Differing associations with childhood outcomes using behavioural patterns derived from three data reduction techniques

Int J Epidemiol. 2022 Jul 13;dyac142. doi: 10.1093/ije/dyac142. Online ahead of print.

Abstract

Background: Behavioural patterns help to understand the influence of multiple health behaviours on childhood outcomes. Behavioural patterns derived using different data reduction techniques can be non-identical and may differentially associate with childhood outcomes. This study aimed to compare associations of behavioural patterns derived from three methods with three childhood outcomes.

Methods: Data were from the Healthy Active Preschool and Primary Years study when children were 6-8 years old (n = 432). Cluster analysis (CA), latent profile analysis (LPA) and principal component analysis (PCA) were used to derive behavioural patterns from children's diet, physical activity, sedentary behaviour and sleep data. Behavioural data were obtained through parent report and accelerometry. Children's height, weight and waist circumference were measured by trained study staff. Health-related quality of life data were obtained using the Pediatric Quality of Life Inventory and academic performance scores were from a national test. Associations between derived patterns from each method and each of the outcomes were tested using linear regression (adjusted for child age and sex and parent education).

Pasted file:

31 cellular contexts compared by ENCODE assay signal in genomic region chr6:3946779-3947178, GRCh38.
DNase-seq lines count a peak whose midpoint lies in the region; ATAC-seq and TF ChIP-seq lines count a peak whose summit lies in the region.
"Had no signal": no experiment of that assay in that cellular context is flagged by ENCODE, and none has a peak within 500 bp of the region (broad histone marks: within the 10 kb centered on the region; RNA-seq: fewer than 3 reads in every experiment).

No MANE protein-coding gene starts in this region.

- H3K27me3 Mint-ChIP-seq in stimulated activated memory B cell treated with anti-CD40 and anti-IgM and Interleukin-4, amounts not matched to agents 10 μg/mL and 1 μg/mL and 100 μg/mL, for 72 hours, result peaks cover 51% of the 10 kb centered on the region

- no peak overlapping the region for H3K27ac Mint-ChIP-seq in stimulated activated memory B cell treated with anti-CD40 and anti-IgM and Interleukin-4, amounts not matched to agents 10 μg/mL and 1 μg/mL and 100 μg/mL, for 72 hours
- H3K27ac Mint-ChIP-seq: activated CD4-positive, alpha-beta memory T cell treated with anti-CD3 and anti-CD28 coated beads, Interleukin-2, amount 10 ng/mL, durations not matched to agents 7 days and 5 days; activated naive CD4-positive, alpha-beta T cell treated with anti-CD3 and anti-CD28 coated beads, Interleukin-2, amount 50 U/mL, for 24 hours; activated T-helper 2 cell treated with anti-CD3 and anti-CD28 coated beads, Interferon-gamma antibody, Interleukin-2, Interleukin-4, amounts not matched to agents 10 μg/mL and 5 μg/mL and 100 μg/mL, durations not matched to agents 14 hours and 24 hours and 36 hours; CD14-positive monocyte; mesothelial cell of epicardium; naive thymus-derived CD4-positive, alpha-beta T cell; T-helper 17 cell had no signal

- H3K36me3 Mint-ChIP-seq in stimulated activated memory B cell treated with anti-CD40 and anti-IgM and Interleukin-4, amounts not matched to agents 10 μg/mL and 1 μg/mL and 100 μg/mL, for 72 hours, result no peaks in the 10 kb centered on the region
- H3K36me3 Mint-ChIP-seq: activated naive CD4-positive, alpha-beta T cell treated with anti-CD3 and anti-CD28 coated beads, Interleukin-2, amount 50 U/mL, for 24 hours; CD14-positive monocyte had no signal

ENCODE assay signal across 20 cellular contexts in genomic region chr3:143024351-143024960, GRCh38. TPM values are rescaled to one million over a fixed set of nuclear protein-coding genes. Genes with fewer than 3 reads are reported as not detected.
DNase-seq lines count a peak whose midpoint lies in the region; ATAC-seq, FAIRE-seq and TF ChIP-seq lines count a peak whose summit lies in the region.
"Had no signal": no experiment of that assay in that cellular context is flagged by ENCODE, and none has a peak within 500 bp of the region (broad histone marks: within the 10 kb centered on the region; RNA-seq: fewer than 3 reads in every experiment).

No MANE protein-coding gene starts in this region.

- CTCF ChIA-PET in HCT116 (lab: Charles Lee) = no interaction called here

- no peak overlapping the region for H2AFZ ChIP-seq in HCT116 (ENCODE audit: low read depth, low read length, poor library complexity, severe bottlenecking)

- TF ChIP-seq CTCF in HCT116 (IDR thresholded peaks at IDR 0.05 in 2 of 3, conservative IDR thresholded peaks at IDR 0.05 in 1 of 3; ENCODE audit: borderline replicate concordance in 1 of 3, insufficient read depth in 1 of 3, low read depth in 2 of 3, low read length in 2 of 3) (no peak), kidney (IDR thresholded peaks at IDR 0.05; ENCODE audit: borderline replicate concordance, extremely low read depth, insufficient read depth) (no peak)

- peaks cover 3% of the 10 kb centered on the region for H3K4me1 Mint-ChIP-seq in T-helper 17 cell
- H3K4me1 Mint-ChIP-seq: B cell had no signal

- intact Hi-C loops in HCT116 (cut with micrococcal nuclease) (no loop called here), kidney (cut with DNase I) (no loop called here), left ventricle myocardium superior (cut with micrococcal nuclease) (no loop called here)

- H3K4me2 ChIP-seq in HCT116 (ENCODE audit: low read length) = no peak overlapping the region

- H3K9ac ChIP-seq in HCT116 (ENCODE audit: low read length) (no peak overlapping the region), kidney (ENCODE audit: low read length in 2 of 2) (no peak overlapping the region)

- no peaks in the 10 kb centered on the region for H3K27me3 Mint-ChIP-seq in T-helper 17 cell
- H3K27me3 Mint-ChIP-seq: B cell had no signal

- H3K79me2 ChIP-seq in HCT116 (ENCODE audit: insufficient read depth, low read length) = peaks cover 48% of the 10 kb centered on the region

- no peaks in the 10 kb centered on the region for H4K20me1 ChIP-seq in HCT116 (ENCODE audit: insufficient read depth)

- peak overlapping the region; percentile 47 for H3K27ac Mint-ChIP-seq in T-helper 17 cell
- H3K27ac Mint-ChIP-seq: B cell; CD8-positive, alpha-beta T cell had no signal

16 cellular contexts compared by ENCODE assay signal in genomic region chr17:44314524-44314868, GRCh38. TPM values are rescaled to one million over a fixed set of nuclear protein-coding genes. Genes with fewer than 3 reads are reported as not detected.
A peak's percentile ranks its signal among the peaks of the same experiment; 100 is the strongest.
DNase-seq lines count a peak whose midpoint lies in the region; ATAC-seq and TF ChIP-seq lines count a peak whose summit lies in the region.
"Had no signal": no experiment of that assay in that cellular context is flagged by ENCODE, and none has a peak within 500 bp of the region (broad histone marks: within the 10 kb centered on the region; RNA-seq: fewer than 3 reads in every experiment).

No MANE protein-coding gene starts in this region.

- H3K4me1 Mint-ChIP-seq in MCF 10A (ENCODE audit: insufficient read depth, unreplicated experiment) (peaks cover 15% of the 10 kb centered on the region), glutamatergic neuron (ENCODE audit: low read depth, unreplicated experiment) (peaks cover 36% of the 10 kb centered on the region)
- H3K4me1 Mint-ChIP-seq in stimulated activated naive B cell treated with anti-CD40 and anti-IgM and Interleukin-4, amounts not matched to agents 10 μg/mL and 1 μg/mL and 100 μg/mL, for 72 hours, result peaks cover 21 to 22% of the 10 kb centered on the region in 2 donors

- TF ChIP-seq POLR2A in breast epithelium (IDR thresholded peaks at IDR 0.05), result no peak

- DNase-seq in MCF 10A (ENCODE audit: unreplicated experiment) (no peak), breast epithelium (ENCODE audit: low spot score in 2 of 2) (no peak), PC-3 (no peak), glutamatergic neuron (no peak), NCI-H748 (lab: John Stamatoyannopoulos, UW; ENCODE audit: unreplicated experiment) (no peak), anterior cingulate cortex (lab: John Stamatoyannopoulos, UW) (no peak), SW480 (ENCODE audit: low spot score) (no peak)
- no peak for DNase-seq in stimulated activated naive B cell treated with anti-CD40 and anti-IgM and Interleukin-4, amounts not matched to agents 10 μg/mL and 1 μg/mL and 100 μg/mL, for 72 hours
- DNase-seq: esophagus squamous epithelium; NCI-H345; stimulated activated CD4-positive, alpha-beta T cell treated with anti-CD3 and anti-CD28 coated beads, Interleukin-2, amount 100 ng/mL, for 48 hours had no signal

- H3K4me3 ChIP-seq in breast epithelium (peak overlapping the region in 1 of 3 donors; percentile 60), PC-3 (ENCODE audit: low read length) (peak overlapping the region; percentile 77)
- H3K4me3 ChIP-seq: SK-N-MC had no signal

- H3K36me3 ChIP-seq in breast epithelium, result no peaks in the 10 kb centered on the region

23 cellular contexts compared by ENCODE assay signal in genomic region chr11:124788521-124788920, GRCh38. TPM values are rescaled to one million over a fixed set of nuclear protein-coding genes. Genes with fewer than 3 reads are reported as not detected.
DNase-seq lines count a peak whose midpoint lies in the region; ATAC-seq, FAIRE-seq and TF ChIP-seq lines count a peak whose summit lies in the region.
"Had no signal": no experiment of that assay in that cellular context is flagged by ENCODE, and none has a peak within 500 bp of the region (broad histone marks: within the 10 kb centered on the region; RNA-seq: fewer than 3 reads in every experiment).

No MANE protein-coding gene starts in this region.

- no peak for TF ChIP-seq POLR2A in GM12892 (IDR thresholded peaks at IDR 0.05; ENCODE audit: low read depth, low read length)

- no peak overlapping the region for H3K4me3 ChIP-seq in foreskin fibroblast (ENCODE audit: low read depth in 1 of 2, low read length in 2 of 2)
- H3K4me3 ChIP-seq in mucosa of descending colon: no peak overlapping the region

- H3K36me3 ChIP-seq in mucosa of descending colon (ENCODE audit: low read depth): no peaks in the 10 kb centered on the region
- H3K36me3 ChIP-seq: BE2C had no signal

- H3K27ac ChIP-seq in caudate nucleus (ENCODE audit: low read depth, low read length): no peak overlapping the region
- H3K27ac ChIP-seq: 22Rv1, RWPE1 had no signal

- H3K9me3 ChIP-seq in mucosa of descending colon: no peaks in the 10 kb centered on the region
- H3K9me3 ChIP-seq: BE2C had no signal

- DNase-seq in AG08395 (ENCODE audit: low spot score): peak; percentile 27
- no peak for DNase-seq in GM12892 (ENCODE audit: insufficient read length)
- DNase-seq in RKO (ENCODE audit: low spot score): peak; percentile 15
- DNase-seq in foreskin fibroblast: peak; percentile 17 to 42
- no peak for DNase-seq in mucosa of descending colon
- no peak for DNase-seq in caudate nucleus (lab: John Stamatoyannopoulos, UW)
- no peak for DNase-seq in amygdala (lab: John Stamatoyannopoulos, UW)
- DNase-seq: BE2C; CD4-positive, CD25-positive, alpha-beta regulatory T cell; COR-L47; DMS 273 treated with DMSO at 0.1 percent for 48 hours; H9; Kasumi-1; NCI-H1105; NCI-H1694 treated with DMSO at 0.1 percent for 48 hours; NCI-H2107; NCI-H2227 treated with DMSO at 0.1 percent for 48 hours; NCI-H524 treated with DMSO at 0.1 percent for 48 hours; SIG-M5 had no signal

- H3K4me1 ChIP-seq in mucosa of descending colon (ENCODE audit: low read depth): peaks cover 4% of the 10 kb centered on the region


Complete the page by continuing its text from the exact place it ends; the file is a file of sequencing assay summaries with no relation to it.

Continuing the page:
Results: Three patterns were each derived using CA and LPA, and four patterns were derived using PCA. Each method identified a healthy, an unhealthy and a mixed (comprising healthy and unhealthy behaviours together) pattern. Differences in associations were observed between pattern groups from CA and LPA and pattern scores from PCA with the three outcomes.

Conclusions: Discrepancies in associations across pattern derivation methods suggests that the choice of method can influence subsequent associations with outcomes. This has implications for comparison across studies that have employed different methods.

Keywords: Children; academics; cluster analysis; health; health-related quality of life; latent profile analysis; obesity; overweight; principal component analysis.